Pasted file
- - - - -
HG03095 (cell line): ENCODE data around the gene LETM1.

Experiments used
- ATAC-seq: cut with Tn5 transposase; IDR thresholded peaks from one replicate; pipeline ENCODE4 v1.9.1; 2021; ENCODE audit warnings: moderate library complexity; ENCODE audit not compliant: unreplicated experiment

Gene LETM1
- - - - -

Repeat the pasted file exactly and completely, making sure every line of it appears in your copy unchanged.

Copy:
HG03095 (cell line): ENCODE data around the gene LETM1.

Experiments used
- ATAC-seq: cut with Tn5 transposase; IDR thresholded peaks from one replicate; pipeline ENCODE4 v1.9.1; 2021; ENCODE audit warnings: moderate library complexity; ENCODE audit not compliant: unreplicated experiment

Gene LETM1